Sandwich Twitter II: The Baconing


My last bizarre voyage into Sandwich Twitter was back in June and was enough to keep me away for a while. This time, however, Jess Epstein (@jessepstein a/k/a Sandwich Lady) published an excerpt from her venerable Depression-era cookbook that looked good enough to try, so I’m back for Sandwich Twitter II: The Baconing.

At first glance, the recipe appears to be a take on the classic British sandwich, the Bacon Butty, of which I’m already a big fan. This being America, the author went and added some cheese. That makes sense: cheese makes everything better.

The name is a bit flamboyant, but the recipe seems simple enough. I assembled the ingredients, which were already things I had in the house.

I assumed the “mustard” here meant ground mustard, not the condiment. Since I’m cooking for one, I halved the recipe. I pre-heated the oven and mixed the spread, and topped with bacon as directed.

Seven minutes in the toaster oven produced the result:

My first reaction was that I like my bacon a little more well done than that, but it was mostly OK. The cheese and bacon, unsurprisingly, was a good combination. Given those two ingredients, you can probably leave out the salt, but even with it, it wasn’t excessively salty.

It’s a rich sandwich with cheap ingredients, the sort of thing you’d expect from a 1930s cookbook. And it was actually really good! I ate it open-faced, though I suspect regular-style would work OK, too. The mustard flavor added some complexity, but I’m not sure I tasted the paprika.

The verdict: give it a try. If you like bacon and cheese, you can’t go wrong here. It’s nothing amazing, but it’s an upgrade on a standard bacon sandwich that will make for a tasty, filling lunch. ✮✮✮✮✩

Sandwich Twitter


Today, I ate a weird sandwich on a dare, and now I’m going to write about it. See? It’s not all politics around here.

I expressed an interest in this horrifying sandwich, tweeted out by @jessepstein a/k/a Sandwich Lady:

The combination sounded gross, but weirder things have been done in food. I volunteered to try it and assembled the ingredients.

No one else in my household wished to join me in the adventure, so I reduced the recipe. The peanut butter, mayonnaise, and diced pickles combined for a mixture that had the appearance and consistency of cat vomit. (I don’t know what “boiled salad dressing” is, so mayo was the default option.)

I still may have made too much. The mixture was inconsistently runny and the lettuce did little to contain it. It was a gloppy mess.

The taste was not as instantly offensive as I’d guessed it would be. It helped, I suppose, that they’re all ingredients I like, if not necessarily in combination. The filling was slippery and rich, with the peanut butter being by far the dominant flavor. There were also hints of sourness and tanginess from the pickles and mayo that crept in occasionally.

I had a hard time telling if I liked it or not. The peanut-mayo wasn’t instantly repulsive, but after a few bites, it became too unctuous. Once I found myself preferring the bites that had more lettuce than anything, I knew I was done. This was bad.

The verdict: don’t do this. If you’re living through the Great Depression, as the recipe’s author was, I suppose the PB&P will do in a pinch, but in 21st-century America, stick to ham and cheese. ✮✩✩✩✩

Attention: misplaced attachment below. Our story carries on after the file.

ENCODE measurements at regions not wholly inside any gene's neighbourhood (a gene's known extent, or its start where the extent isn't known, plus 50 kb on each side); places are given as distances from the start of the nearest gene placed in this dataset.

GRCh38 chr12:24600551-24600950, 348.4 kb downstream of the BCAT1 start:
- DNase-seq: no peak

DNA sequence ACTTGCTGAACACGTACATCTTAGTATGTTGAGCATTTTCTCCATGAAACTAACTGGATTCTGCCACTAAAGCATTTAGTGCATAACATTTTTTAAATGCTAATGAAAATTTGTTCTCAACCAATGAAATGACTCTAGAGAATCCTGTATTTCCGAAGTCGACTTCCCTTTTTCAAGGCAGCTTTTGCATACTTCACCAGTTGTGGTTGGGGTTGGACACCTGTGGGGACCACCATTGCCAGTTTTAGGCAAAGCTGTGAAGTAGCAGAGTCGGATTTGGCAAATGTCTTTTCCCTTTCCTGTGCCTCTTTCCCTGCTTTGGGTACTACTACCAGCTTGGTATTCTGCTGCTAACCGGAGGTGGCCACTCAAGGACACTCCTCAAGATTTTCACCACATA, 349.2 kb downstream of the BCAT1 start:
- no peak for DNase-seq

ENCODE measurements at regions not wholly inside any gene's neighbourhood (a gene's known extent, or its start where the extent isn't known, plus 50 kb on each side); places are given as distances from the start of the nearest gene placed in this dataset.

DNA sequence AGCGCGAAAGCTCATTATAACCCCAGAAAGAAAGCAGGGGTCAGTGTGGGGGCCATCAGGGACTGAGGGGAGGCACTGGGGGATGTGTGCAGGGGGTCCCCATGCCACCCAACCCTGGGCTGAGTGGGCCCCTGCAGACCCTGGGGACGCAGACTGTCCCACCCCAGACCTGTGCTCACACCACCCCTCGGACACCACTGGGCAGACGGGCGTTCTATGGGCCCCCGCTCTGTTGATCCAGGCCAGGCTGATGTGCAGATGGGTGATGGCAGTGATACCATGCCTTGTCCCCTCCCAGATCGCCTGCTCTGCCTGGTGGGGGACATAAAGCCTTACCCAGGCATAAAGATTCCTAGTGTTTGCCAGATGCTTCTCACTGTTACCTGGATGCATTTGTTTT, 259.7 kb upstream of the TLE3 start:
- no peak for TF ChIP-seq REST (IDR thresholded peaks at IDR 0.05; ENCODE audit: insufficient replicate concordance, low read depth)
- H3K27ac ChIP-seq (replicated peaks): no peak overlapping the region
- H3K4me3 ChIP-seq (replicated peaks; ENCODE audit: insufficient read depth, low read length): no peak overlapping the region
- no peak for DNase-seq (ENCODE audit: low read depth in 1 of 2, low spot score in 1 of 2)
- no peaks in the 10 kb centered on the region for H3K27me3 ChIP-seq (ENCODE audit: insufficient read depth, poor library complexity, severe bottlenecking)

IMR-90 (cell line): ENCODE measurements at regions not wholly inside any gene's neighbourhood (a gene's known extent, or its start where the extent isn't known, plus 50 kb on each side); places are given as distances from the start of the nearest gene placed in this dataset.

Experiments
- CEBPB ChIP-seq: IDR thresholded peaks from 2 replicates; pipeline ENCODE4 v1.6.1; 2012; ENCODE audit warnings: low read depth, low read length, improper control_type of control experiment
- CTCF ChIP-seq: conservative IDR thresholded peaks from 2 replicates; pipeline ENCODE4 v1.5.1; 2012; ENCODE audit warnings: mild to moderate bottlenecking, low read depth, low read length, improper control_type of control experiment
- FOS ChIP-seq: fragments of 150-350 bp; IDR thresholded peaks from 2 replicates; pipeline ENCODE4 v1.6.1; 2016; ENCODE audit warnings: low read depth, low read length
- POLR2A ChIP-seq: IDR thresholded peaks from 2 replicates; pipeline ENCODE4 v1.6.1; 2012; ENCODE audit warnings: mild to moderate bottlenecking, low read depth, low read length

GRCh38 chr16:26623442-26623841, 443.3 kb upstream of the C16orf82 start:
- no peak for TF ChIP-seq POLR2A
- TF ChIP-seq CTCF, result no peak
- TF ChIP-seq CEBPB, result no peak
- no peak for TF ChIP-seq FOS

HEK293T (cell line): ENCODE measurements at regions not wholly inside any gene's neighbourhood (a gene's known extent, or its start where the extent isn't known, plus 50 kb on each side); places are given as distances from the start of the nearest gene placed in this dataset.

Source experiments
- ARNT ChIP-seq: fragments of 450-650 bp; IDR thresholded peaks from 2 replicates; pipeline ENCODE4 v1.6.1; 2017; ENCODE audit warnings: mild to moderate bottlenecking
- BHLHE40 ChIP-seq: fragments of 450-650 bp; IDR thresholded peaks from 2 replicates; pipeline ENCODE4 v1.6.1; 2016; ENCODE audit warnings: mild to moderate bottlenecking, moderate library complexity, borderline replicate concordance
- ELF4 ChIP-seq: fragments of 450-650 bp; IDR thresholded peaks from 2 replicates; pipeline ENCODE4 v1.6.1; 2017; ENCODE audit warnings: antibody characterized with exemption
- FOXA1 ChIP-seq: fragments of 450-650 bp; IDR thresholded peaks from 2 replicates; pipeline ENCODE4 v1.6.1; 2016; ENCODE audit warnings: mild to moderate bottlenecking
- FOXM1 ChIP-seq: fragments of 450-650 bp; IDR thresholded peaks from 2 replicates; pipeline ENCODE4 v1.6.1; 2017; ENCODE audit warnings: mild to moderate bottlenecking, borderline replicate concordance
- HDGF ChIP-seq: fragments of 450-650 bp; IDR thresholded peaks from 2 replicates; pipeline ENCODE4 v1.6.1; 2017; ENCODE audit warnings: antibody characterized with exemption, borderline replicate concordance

Chess Pie


OK, time for another non-political post.20160228_174921

As I mentioned in this post a couple weeks ago, I’ve been fascinated by this article, 8 Forgotten Pie Recipes We Should Bring Back, that I read in Mental Floss. Last week, I baked the second of them, a Chess Pie.

The article describes it as a “desperation pie” because it requires only a few cheap ingredients that are found in most households on a daily basis. This is true. The filling is mostly sugar, milk, butter, and eggs, and everything else I needed was already in my kitchen.

I followed the recipe linked in the article, which was from Southern Living. That magazine has never steered me wrong when it comes to food, and this was no exception. The pie was easy to prepare and the result was sweet and delicious. The butter flavor was very rich, and I ended up only eating a small slice at a time.

The chess pie is far from fancy, and maybe that’s why it’s been forgotten outside the South, but if you’re looking for a cheap and easy dessert, I’d recommend it.

Marlborough Pie


We’re not going to have the South Carolina primary or Nevada caucus results until later, so let’s talk about something completely different: pie.

20160205_150139Mental Floss published an article by Jeff Wells back in January entitled “8 Forgotten Pie Recipes We Should Bring Back“. I was instantly fascinated. I love rediscovering old folkways, and everybody loves pie, so there was nothing not to like. Number 4, Shoofly Pie, is far from forgotten in Pennsylvania, but the rest I’d never heard of. So I made the Marlborough Pie, which has apple and custard for its filling.

I followed the recipe exactly, except for dicing the apple instead of grating it, mostly because I thought it would save time. I might try it again with the grater some other time. But the result was a decent pie that was not difficult to throw together. The apples’ tartness balanced the sweet custard nicely. There’s a recipe in Yankee magazine, if any of you want to give it a try.